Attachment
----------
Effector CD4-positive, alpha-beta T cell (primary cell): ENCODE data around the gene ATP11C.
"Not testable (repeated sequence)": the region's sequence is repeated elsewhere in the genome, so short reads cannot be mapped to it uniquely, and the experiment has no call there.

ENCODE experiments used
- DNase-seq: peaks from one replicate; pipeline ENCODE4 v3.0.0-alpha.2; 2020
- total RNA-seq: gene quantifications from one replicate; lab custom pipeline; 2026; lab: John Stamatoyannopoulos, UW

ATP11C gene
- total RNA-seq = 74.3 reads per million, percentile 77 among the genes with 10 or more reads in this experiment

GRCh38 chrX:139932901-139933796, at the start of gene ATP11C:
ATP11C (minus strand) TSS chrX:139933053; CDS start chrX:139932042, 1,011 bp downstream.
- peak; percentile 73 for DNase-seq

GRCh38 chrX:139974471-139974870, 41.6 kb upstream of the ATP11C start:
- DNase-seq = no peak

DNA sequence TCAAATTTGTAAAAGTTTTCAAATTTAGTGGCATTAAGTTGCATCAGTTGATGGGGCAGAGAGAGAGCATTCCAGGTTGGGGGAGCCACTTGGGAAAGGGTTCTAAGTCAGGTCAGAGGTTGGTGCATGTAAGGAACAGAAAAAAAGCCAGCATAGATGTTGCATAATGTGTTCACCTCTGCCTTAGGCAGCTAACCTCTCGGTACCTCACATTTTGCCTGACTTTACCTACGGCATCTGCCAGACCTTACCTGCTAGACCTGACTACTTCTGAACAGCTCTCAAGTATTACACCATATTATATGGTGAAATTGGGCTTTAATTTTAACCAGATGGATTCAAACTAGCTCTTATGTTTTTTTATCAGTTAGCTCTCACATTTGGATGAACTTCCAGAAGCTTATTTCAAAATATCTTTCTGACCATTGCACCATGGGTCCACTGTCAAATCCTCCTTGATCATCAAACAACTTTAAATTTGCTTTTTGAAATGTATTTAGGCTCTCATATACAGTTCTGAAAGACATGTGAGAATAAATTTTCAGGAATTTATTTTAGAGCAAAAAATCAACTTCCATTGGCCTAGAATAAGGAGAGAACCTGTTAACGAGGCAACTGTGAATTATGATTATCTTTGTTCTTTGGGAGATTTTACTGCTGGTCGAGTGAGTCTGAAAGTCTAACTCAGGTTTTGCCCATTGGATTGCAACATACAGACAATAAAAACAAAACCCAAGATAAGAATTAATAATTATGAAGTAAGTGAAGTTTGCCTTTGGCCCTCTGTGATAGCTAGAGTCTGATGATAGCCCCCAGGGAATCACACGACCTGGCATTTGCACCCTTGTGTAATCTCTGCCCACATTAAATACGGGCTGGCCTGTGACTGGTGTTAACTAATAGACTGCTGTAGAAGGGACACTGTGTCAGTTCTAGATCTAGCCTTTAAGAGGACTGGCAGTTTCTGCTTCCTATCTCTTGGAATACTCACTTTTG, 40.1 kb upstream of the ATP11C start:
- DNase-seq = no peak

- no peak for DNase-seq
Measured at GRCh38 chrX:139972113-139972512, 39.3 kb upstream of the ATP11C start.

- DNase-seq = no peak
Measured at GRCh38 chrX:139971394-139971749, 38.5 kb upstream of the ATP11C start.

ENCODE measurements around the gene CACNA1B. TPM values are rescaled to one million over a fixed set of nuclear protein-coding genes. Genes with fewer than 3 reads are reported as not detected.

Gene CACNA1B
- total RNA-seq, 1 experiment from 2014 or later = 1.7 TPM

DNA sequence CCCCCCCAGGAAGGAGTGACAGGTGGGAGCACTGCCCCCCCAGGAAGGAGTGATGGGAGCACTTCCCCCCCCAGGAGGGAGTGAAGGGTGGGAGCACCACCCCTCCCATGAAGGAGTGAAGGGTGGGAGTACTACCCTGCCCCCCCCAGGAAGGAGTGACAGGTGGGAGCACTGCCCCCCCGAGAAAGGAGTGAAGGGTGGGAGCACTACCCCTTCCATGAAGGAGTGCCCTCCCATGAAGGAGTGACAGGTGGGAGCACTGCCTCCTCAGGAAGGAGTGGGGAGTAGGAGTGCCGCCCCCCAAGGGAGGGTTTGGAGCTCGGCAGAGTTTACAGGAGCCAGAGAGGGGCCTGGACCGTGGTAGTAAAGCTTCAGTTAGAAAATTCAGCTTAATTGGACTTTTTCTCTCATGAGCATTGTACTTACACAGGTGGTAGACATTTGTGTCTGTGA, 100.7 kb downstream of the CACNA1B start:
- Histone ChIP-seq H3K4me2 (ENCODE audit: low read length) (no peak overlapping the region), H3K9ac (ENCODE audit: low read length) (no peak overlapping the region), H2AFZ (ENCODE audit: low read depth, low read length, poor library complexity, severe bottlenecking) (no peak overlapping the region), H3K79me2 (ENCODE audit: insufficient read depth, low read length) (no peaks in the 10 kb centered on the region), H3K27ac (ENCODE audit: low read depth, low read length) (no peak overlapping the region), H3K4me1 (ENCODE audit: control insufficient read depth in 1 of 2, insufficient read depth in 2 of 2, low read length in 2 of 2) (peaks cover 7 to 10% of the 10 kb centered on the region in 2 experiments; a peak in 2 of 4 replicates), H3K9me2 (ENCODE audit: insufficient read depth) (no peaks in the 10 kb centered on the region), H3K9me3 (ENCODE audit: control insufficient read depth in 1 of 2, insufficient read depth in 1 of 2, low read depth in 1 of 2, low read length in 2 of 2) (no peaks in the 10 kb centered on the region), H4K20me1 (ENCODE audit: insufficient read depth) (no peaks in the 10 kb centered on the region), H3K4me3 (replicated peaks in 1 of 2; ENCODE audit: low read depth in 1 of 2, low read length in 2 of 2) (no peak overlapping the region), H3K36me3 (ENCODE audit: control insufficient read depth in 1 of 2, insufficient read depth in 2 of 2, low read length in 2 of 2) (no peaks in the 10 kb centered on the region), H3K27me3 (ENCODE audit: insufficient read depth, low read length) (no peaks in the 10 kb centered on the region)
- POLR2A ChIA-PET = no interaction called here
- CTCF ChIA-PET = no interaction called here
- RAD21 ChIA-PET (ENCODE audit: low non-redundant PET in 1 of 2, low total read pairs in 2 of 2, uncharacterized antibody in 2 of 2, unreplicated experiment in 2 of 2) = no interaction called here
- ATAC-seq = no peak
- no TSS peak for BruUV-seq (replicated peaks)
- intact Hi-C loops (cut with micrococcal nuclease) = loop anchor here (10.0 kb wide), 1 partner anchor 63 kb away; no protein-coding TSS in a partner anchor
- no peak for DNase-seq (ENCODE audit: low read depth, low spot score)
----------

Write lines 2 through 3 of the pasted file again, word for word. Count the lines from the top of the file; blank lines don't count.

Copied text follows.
"Not testable (repeated sequence)": the region's sequence is repeated elsewhere in the genome, so short reads cannot be mapped to it uniquely, and the experiment has no call there.

ENCODE experiments used